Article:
If you are reading this right now, you are taking part in the wonder of literacy. Because of printed words, people can relay information across both time and space. Ideas are encoded in writing and transmitted to readers across thousands of miles and years. Because of this development, the words of people distant to us can influence events, impart knowledge, and change the world. Much of the credit for the development of this phenomenon can be attributed to one man.
Johannes Gensfleisch zur Laden zum Gutenberg, better known as Johannes Gutenberg, was born in the German city of Mainz. Though most of Gutenberg’s early life is a mystery, historians believe that he studied at the University of Erfurt in 1418 and spent much of his young adult life practicing the profession of his father: goldsmithing. Having a penchant for fortune and success, Gutenberg borrowed money from investors in 1439 and found himself in financial trouble.
In the year 1439 the city in which Gutenberg lived was planning to exhibit its large collection of relics from Emperor Charlemagne (a famous ruler who had united much of Western Europe around 800 AD). The exhibit was expected to bring many visitors to the town, so Gutenberg took investments and created many polished metal mirrors which were to be sold to the visitors (it was a common belief at that time that mirrors were able to capture holy light from religious relics). The mirrors which Gutenberg produced probably would have sold well, but due to severe flooding the event was delayed by one year. The impatient investors demanded that Gutenberg return their investments, but he had already spent the money on producing the unsaleable mirrors. He was trapped in a difficult situation. In order to satisfy the investors, Gutenberg decided to share his greatest secret with them.
This secret would forever change the world, all of history, and even the process of keeping history. It’s been argued that Gutenberg’s idea was one of the greatest of all mankind. This one idea would lead to the spread of countless others. It would play a key role in the development of the Renaissance, Reformation, the Age of Enlightenment, and the Scientific Revolution. This idea would bring learning to the masses and form the backbone of the modern knowledge-based economy. Gutenberg had created the mechanical printing press with movable type.
Gutenberg’s brilliant idea would soon change the world, but in the short term he bungled what proved to be a large and risky investment. He found himself in financial trouble once again and was sued by one of his investors, who accused Gutenberg of mismanaging money meant for the production of books. The courts ruled against Gutenberg and Gutenberg lost control of the shop that he had created. He was effectively bankrupt.
Before the spread of Gutenberg’s idea, literature was primarily handwritten. That means that each copy of the Catholic bible and all of its 73 books were tediously and painstakingly hand scribed, and this was done before the invention of the ballpoint pen. Given the amount of detail that went into scribing each text, creating a single copy of a bible could take years. Because of the effort that went into producing them, books were extremely rare and valuable. Because of the value and scarcity of books, there was little reason for common people to learn to read or write since it was unlikely that they would ever handle a book in their lifetimes. Gutenberg’s invention would change all of that. His printing press allowed literature to be produced on a mass scale. His movable metal type could be arranged once to form a page, and his press could print the page again and again.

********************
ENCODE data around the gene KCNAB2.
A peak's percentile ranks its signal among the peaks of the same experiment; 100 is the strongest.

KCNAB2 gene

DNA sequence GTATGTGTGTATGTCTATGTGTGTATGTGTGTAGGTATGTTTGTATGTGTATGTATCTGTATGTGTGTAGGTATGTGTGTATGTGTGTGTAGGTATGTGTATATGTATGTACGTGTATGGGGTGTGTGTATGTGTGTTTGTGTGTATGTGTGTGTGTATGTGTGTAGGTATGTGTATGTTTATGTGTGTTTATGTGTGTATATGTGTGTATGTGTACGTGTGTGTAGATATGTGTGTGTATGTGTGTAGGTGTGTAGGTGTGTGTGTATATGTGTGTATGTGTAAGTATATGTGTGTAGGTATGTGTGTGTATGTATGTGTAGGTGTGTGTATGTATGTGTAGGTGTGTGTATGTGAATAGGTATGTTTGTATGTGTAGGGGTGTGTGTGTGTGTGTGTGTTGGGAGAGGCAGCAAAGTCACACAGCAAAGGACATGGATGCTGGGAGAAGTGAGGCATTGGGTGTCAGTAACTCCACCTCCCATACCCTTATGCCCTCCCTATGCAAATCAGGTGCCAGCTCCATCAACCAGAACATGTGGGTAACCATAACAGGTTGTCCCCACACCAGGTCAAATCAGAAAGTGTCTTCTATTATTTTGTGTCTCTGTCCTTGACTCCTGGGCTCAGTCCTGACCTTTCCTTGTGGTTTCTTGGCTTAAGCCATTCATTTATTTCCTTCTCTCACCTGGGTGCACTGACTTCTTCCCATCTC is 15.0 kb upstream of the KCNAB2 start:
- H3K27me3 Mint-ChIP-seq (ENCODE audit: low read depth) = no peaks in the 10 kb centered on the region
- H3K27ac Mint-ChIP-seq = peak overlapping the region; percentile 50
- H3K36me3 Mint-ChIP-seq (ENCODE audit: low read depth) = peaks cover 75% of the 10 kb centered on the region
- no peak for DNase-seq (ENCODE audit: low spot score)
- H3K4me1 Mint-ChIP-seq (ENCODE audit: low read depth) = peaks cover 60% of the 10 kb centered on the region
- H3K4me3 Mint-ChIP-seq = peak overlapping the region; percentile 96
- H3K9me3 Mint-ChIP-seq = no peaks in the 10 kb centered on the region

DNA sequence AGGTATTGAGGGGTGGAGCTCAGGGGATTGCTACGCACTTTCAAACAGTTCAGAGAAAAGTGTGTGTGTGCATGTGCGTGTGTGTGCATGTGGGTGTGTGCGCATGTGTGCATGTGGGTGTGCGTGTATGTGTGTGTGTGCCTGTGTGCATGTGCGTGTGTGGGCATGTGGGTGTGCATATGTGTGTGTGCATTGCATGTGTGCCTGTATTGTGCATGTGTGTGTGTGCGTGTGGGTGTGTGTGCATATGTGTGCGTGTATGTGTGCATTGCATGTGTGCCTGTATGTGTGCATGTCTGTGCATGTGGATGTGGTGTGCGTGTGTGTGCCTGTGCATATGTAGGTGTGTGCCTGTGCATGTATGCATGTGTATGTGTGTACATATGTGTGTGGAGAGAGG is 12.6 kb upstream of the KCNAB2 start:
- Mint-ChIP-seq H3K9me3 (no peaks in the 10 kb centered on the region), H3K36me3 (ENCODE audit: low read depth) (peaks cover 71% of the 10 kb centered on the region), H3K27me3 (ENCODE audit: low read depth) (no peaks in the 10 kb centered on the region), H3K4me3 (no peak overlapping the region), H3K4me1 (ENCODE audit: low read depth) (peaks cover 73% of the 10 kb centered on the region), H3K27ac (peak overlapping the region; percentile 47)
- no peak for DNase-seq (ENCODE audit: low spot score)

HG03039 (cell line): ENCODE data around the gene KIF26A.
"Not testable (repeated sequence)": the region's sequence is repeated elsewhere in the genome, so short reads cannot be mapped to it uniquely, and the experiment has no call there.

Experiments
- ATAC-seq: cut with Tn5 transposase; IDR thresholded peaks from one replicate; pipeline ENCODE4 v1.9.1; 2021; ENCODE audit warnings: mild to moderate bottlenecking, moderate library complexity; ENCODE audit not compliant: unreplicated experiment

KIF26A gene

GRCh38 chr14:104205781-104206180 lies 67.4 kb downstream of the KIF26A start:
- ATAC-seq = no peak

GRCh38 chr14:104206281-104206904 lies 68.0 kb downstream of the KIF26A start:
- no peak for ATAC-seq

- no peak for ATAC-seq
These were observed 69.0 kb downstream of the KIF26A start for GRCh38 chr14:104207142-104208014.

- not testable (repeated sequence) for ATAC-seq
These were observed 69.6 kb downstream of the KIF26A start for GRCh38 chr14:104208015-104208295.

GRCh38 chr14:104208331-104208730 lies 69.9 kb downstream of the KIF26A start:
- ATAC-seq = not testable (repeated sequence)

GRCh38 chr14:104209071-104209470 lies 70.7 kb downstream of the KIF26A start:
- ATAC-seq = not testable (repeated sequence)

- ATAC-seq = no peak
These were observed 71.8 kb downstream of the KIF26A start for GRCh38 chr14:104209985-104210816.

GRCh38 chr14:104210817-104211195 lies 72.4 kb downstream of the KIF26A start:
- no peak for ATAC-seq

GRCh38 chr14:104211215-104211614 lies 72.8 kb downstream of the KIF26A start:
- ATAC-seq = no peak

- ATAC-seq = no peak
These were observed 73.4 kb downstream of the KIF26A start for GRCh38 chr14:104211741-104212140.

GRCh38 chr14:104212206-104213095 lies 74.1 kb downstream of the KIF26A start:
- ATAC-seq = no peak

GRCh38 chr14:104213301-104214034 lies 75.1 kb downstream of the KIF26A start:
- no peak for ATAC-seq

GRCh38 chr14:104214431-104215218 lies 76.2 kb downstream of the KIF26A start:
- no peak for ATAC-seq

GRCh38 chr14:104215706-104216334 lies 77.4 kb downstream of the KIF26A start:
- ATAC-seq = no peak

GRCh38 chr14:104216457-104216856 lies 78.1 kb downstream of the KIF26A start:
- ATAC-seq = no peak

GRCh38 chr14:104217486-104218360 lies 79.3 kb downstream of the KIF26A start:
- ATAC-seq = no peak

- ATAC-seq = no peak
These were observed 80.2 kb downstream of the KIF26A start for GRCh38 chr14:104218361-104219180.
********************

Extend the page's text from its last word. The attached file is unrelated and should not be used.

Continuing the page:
The first major text that Gutenberg produced was a 42 line copy of the bible. Written in Latin and containing 1272 pages, the Gutenberg Bible has had an immeasurable effect on the history of the printed word. Scholars estimate that Gutenberg produced between 165 and 185 of these bibles, which sold out almost immediately. Most copies went to monasteries and universities, though one bible was sold to a wealthy private individual. Copies are known to have sold for 30 florins (about three years of wages for a clerk at the time), which may seem expensive but was nonetheless much cheaper than a hand produced copy. Purchasing a Gutenberg Bible in the 1450s would have been a good investment if you and your descendants were able to maintain it. Only twenty-one complete Gutenberg Bibles exist today and the last one traded hands in 1987 for 4.9 million dollars, the highest price ever paid for a book at the time.
Though he had failed as a businessman, the technologies that he had created spread across Europe rapidly. As these printing technologies and techniques spread, news and books began to travel across Europe much faster than previously possible. The world has not been the same since. Though Gutenberg was financially unsuccessful in his own lifetime, he made the world a much richer place.
Directions: Read each question carefully and choose the best answer.Refer to the text if necessary.Write your answer on the provided space.
1. Which best describes the structure of the text in paragraph 2?
a) Compare and contrast
b) Problem and solution
c) Chronological order
d) Spatial order
2. Which of the following expresses the correct order of events?